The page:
He finished with 89 off 60 balls.
Agarwal – at times limping, at times cramping, clearly short on energy and fluids – had smashed 51 off 20 balls to convert an equation that read 53 in 24 to one in two. Anrich Nortje, Mohit Sharma, Kagiso Rabada, and then Stoinis, for the first three balls of the 20th; no one had evaded his short burst.
There are some, already, criticising his shot selection. There will be a sadistic temptation to liken the choice to one so infamously made by Mushfiqur Rahim when faced with an eerily similar situation in a famous game from 2016. But don’t do that, please.
Because Mayank Agarwal had done everything that could have been asked of him, and more. On a day where none of his teammates crossed 21, and all of his teammates combined to hit seven boundaries (Agarwal hit seven fours and four sixes), he had carried them to the cusp – single-handedly.
That KXIP couldn’t get that one remaining run, or that they tanked the resulting Super Over, wasn’t his fault.
Stoinis at the death, part two
If Marcus Stoinis the batsman was surrounded by doubts coming into IPL 2020, Marcus Stoinis the bowler was, arguably, the smaller ‘bit’ in the bits-and-pieces category that you could slot him into.
A career haul of 62 wickets from 117 games, compounded by an economy of 8.74, meant he was strictly a sixth-choice bowler in the lineup fielded by Delhi. An IPL career economy of well above nine per over furthered the troubles. Last year, he was part of the guilty RCB taskforce that allowed Andre Russell to chase down 53 from 18 balls… with five balls to spare.
Which is why the moment R Ashwin was forced off the field, wincing in pain while holding his left shoulder, it meant a possible foot in the door for Punjab, even if they were 35/3 at the end of six overs.
The first two of the three overs Stoinis was forced to bowl were relatively event-free, going for 17. The first three balls of his third disappeared for 12 – and Kings XI now needed a solitary run from the final three deliveries.
One good ball produced a dot. Then a wicket. And then another.
Yes, both the wickets came off full tosses. Yes, it was Punjab finding a way to blow it more than Delhi winning it. But on a day of the finest margins (more on that below!), one minuscule margin might well have missed some eyes.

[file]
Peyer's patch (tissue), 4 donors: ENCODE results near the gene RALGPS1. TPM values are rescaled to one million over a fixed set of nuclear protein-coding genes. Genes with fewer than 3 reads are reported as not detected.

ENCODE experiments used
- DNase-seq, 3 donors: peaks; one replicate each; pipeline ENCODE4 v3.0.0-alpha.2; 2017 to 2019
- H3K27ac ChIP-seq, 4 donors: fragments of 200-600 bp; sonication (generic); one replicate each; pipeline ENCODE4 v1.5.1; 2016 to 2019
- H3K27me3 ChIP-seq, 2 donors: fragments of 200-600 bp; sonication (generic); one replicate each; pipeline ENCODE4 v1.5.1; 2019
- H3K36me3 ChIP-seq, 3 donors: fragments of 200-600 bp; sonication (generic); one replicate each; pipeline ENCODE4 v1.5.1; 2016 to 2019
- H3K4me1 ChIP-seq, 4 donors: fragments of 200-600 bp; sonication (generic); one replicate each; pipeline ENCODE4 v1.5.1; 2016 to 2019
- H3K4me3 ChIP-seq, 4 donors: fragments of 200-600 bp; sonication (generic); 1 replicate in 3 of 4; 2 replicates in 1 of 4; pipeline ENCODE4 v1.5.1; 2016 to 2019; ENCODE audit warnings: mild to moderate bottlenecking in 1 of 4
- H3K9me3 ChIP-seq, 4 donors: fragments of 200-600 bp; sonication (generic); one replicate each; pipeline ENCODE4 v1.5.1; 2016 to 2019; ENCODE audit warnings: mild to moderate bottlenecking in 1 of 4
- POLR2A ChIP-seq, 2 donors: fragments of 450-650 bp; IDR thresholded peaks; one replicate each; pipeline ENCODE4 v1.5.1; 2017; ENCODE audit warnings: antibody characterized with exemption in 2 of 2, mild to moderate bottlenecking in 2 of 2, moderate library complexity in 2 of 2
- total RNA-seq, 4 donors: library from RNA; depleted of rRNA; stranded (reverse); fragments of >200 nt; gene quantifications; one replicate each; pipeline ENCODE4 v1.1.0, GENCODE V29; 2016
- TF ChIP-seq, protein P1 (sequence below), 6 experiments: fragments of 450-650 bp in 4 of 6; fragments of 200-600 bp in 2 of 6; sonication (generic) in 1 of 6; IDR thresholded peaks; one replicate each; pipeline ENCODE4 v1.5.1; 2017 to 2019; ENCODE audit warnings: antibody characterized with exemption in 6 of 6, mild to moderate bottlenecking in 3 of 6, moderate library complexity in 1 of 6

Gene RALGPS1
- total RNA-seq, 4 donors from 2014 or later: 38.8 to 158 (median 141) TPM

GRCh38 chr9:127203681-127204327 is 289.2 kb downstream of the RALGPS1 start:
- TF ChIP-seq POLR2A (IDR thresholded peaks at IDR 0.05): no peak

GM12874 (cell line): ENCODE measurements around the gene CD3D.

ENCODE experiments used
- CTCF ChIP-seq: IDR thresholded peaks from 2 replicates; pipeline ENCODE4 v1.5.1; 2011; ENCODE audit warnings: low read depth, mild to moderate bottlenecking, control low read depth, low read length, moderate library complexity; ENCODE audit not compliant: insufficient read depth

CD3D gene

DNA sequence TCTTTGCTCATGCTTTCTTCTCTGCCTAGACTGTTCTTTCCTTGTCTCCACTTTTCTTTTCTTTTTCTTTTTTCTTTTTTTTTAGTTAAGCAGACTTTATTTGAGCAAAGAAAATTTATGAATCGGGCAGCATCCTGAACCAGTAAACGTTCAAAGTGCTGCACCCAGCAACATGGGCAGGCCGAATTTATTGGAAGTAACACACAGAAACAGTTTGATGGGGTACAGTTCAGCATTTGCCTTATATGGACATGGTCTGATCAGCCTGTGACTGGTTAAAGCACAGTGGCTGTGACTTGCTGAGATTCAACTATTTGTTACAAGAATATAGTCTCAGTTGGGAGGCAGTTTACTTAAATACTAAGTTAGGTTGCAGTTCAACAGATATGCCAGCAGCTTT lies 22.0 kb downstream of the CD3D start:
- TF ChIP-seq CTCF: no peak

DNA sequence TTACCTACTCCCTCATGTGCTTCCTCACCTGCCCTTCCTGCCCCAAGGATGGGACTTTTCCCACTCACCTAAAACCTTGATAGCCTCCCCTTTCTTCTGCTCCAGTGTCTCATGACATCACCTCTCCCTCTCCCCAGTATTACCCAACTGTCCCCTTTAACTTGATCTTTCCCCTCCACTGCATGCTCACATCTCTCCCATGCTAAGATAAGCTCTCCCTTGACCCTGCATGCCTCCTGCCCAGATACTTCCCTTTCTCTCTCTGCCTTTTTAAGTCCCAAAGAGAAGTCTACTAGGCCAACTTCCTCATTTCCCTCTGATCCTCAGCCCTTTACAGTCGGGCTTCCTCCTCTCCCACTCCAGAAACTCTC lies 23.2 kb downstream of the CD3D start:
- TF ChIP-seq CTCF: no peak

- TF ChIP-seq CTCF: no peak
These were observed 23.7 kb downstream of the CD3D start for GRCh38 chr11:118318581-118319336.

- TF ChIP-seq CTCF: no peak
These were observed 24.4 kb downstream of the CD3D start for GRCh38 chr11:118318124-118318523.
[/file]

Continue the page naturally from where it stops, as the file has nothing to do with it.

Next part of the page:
When he aborted his first run-up to the crease for the final ball, with Chris Jordan on strike, Stoinis asked Kagiso Rabada to move slightly finer from the square-leg position where he was stationed.
Now go take a look at that last ball again.
Rabada: The Super Over Iceman
The 20th over of the chase might have been a case of Punjab blowing it, or maybe the entire first 40 overs might have been a case of someone or the other blowing it. But when it did come down to the decider, there was a clear winner to this contest, and that was all down to one man.
Kagiso Rabada had been here before. In 2019, he had seen his Capitals teammates make a royal mess of a seemingly won match before leaving it up to him to defend 10 runs in a Super Over, in front of one Dre Russ. And he did it.
This time, he got to go first instead of defend, and the line-up facing up to him, purely based on T20 credentials, was pretty damn solid: KL Rahul, Nicholas Pooran, and Glenn Maxwell.
The three-man team was back in the hut three balls later.
Rabada has now delivered nine Super Over balls in the IPL – three to Russell, two each to Robin Uthappa and Rahul, one each to Dinesh Karthik and Pooran. He’s conceded nine runs, and taken three wickets.
The run that was, but wasn’t.
During IPL 2019, the world realised after a last-ball finish in a game between Royal Challengers Bangalore and Mumbai Indians that Lasith Malinga had over-stepped, only for it to not be noticed by umpire S Ravi. Virat Kohli would later bemoan a call that seemed very “club cricket”. Now, we have an extra umpire calling no-balls.
Months later, when the 2019 World Cup final ended the way it did, the world bemoaned the ‘boundary rule’ that saw England crowned world champions and New Zealand bite dust despite finishing level, twice. Almost instantly, the said boundary rule was scrapped.
You get where this is going.
Cricket has the technology. The cricket world, even if belatedly, has shown glimpses of common sense too. Let’s just put the two together, please? Maybe address the next game - or tournament - or career-defining error before it happens? I mean, we don’t have to be reactive all along, right?
And let’s just hope Kings XI Punjab don’t miss out on any defining spot in the points table by the margin of one win. That will be a travesty. And a travesty isn’t how one of the games of the tournament should be remembered some years down the line.
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Debutant Shreyas Iyer's Player-of-the-Match effort of 105 and 65 helped him enter the batting rankings in 74th position.